Dentist Heinz Mikota settled on Literary Road 13 years ago. In that time, Mikota has been turning a battered century-old home into a showplace. The living room and kitchen are mostly done, he says, proudly displaying hardwood floors and built-in bookshelves.

But Mikota was already fed up with drunks and loud music when he learned of Leneghan's plan for the duplex next door. Now he's fuming. "You see that window?" he asks, gesturing from a second-floor window at the building being renovated below. "If he opens that bar -- I have a telephoto lens and a video camera, and I'll put that out there, and every single action I'll videotape, and I'll call the police. Every single one, I'll call them."

Leneghan insists there will be nothing to call about. "I'm willing to work on anything to make my neighbors happy." He hopes to create a glitzy atmosphere that will beckon patrons from Lola and Mojo for after-dinner martinis. The dress code will be strict; the desired demographic is age 30 and up. There won't be a patio, he pledges, and the customers won't be drunks.

The plan has some supporters. A community meeting December 20 drew 30-some residents, about half in favor. "I think it's a great idea," says Fred Calatrello, who lives on West Seventh Street. "I'm a little disturbed, because there's a sense that the residents of Tremont are of one mind on these issues, but many of us are supportive."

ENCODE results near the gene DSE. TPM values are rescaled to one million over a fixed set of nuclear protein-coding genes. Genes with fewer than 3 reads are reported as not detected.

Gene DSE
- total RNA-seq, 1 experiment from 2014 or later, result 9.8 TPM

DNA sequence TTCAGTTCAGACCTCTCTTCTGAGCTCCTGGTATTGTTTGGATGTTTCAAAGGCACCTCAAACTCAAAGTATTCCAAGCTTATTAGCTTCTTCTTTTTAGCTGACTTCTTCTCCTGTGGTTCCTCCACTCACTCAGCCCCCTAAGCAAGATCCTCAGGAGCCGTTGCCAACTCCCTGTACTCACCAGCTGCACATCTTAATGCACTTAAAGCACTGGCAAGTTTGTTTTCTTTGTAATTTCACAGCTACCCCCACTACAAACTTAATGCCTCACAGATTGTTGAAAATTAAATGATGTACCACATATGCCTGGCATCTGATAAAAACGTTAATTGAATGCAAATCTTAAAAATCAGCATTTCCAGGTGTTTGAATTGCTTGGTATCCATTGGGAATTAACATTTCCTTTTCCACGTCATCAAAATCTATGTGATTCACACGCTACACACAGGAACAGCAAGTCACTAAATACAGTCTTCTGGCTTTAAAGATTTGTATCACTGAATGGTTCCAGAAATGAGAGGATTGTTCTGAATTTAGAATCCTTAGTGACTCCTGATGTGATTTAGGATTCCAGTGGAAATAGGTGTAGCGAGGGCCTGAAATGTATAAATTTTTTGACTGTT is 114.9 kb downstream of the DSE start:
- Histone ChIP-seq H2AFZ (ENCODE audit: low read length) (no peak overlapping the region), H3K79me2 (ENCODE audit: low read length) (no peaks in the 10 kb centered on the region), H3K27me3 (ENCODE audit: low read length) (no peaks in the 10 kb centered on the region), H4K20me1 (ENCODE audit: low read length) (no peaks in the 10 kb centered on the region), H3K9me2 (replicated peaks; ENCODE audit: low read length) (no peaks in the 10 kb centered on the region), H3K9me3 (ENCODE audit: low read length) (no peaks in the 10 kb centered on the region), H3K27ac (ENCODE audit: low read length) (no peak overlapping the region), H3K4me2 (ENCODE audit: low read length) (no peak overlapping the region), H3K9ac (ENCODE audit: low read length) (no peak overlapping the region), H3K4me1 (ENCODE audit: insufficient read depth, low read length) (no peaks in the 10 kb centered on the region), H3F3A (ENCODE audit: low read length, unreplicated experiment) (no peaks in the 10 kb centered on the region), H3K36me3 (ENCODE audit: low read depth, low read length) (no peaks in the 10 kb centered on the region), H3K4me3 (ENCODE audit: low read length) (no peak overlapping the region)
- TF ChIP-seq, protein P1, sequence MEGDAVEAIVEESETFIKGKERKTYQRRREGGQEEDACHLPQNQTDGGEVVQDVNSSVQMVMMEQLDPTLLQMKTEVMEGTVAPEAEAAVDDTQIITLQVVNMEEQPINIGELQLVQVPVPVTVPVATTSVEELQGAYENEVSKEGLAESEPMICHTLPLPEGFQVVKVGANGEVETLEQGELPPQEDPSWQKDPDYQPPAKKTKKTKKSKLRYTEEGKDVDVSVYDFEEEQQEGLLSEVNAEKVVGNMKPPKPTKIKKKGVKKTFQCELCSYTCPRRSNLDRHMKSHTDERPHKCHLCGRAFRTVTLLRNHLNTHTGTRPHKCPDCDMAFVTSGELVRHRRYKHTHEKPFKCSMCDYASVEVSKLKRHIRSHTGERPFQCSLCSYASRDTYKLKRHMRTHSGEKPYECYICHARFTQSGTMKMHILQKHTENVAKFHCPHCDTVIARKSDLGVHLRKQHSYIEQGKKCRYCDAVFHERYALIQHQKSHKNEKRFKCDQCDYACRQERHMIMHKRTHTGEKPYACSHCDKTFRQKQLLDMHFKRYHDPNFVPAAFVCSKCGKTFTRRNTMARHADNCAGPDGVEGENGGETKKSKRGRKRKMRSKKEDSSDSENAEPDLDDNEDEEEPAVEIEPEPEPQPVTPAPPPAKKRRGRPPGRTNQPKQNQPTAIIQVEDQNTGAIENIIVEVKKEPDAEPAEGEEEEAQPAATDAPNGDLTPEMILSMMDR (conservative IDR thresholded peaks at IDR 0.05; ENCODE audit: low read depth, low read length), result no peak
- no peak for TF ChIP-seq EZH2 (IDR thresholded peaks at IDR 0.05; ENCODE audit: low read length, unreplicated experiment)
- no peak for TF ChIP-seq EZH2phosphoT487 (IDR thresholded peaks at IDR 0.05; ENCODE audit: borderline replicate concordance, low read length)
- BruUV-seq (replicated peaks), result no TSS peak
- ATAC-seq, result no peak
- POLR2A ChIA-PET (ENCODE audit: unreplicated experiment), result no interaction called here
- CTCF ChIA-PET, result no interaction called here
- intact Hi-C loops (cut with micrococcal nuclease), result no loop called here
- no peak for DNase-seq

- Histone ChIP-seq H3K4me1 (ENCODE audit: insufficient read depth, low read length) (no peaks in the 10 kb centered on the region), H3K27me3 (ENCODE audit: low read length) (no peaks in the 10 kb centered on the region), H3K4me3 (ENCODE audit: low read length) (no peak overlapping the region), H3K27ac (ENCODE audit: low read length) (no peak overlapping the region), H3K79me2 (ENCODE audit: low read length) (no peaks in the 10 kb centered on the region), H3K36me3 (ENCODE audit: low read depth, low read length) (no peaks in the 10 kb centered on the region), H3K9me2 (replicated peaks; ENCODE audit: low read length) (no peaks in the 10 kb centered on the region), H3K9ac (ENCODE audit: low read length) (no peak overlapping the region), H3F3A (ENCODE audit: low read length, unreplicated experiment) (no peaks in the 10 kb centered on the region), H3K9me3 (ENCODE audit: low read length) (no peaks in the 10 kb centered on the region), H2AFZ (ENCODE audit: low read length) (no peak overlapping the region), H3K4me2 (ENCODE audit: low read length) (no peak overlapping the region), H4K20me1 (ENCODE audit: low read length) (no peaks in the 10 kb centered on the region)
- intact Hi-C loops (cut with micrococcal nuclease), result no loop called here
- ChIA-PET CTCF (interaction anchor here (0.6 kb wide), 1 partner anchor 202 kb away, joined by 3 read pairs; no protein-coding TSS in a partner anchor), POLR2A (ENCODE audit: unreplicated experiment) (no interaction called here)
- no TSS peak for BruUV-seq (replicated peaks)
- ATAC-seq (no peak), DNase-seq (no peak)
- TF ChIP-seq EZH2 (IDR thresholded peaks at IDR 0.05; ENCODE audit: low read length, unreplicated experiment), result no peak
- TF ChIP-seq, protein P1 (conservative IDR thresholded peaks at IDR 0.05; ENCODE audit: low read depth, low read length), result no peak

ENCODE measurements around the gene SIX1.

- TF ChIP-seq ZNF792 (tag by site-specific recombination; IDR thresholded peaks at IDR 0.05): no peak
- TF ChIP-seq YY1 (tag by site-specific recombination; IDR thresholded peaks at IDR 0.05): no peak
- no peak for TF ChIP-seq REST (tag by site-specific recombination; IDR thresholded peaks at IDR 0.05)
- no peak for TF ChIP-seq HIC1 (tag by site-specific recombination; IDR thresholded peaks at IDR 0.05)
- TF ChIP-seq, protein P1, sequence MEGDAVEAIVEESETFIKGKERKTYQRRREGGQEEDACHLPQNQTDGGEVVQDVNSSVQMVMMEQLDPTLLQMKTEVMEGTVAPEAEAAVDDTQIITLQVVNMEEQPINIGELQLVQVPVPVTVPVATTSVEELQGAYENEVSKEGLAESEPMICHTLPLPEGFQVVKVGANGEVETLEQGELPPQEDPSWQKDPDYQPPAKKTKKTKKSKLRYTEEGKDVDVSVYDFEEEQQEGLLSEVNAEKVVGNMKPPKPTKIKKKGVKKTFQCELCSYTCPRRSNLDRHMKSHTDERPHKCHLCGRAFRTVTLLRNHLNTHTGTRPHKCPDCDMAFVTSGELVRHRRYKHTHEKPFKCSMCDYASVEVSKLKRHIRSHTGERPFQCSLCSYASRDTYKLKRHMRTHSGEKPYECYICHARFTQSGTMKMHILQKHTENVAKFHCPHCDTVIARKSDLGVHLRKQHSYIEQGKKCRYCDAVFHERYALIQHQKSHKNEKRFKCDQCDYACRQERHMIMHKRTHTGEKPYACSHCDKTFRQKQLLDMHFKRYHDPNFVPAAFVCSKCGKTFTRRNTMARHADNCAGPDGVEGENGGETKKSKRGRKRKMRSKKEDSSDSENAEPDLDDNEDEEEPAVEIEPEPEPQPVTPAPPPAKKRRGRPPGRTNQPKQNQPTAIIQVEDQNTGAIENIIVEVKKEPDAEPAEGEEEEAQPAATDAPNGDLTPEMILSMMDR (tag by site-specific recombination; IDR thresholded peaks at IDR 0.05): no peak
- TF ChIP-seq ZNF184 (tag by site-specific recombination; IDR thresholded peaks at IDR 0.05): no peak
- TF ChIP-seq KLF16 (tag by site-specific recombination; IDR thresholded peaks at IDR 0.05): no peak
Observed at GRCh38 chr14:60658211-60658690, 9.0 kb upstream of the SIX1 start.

Councilman Joe Cimperman hasn't made a decision on Leneghan's request. The zoning board is scheduled to rule on the matter January 7, and while Cimperman has no vote, a councilman's views can carry weight.

But while Cimperman is officially undecided, he is clearly annoyed by opponents' shriller arguments. He calls Holtkamp's flier "nasty" and "childish," noting that Tremont's land-use plan calls for a mix of commercial and residential in the new bar's location.

And as for Tremont's increasingly heated debate, Cimperman isn't worried. "There is a tension there, but it fits the neighborhood. It's a creative tension."

So long as everyone can refrain from bashing in the neighbors' windows, it's all good.